Under Shia law, a testator may bequest a heir as long as it does not exceed one third of his property and no consent of other heirs is required. In Hussaini Begam vs Mohammad Mehdi 1927, it was held that if all the property was bequested to one heir and other were not given anything, the bequest was void in its entirety.

because recently i.e in 2017 the Hon'ble sub court has decreed that 1st defendant i.e, my grand father has no power to revoke the gift deeds executed in the year 2000 in favour of the plaintiff i.e my grandfather's daughter.

- show me judgement.

Yogendra Singh Rajawat
Advocate, Jaipur
21481 Answers
31 Consultations

4.4 on 5.0

Without delivery of Possession the gift deed will be invalid. Under Muslim law, the gift deed shall have three ingredients. (1) Declaration of Gift by Donor (2) Acceptance of the gift by Donee either express or implied (3) Delivery of Possession.

Though you got decree from sub court in your favour, it may be reversed in the Appellate Court. Hence, you case is weak. Appoint an experienced lawyer and defend the case.

Ravinder Pasula
Advocate, Hyderabad
400 Answers
125 Consultations

5.0 on 5.0

In Muslim law, a person can be said to be an “owner” only if he has full and absolute ownership. If the use or enjoyment of property is granted to a person for life or other limited period such person cannot be said to be an “owner” during that period.

The Transfer of Property Act, 1882 under Chapter VII talks about gifts and the procedure for making the same. Yet as per section 129 of the Act, the Transfer of Property Act, 1882 does not apply to the Muslims making gift.

It has been widely construed that the term mal has to apply to the object so gifted for the laws of Hiba to apply.

Surprisingly enough, all gifts are revocable before the actual transfer of property is made (i.e.) any person can unilaterally revoke his or her promise to gift before the promise is fulfilled.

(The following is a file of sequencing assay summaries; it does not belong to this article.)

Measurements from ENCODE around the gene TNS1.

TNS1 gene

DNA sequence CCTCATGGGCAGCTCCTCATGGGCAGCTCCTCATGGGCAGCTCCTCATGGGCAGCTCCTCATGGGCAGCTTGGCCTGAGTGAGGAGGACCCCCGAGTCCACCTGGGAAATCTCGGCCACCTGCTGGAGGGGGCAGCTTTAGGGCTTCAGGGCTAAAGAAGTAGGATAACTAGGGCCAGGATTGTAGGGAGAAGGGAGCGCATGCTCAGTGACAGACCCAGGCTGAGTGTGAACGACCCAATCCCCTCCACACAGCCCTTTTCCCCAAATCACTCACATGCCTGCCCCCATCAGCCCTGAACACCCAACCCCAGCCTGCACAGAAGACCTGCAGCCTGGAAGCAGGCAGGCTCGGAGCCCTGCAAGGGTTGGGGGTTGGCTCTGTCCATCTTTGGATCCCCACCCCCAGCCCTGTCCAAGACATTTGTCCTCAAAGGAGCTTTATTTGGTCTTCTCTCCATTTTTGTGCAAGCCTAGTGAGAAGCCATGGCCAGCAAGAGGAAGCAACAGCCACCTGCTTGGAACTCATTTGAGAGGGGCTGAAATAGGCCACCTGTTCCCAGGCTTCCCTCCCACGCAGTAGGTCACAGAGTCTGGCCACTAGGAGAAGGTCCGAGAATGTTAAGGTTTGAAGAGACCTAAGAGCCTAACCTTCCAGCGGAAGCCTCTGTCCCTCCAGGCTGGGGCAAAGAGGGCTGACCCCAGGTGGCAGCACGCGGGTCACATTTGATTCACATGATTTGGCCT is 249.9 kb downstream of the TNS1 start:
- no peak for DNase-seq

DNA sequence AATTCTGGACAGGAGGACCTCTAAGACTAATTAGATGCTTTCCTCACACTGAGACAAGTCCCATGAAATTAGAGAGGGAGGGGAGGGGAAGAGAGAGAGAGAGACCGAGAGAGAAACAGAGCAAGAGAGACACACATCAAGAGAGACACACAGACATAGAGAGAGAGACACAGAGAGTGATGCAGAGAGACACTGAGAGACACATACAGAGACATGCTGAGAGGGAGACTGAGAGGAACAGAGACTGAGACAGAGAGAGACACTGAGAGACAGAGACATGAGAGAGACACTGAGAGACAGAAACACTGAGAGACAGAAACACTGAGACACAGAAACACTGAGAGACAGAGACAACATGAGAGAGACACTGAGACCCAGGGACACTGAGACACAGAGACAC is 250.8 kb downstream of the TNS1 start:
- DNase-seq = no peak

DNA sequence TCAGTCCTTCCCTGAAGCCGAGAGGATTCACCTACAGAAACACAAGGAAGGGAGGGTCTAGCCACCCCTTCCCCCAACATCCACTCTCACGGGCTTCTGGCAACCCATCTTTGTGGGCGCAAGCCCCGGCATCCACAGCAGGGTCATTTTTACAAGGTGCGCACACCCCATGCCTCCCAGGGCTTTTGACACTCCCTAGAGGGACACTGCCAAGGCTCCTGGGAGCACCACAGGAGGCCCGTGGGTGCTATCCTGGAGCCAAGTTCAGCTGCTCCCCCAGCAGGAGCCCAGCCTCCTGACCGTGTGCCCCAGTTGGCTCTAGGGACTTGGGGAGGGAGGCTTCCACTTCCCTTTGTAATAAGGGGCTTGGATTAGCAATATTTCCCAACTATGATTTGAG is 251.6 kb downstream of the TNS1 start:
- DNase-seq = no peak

A Man may lawfully make a gift of his property to another during his lifetime; or he may give it away to someone after his death by will. The first is called a disposition inter vivos; the second, a testamentary disposition. Muhammadan law permits both kinds of transfers; but while a disposition inter vivos is unfettered as to quantum, a testamentary disposition is limited to one-third of the net estate. Muhammadan law allows a man to give away the whole of his property during his lifetime, but only one-third of it can be bequeathed by will.

Since muslim law views the law of Gift as a part of law of contract, there must be an offer (izab), an acceptance (qabul), and transfer (qabza). In Smt Hussenabi v Husensab Hasan[vii], a grandfather made an offer of gift to his grandchildren. He also accepted the offer on behalf of minor grandchildren. However, no express of implied acceptance was made by a major grandson. Karnataka HC held that since the three elements of the gift were not present in the case of the major grandchild, the gift was not valid. It was valid in regards to the minor grandchildren.

The decree and judgment of the sub court may challenged in the appellate court stating that the possession was not handed over and the gift with condition is not valid hence the revocation of the gift deed by the donor is very much valid.

T Kalaiselvan
Advocate, Vellore
79250 Answers
1618 Consultations

5.0 on 5.0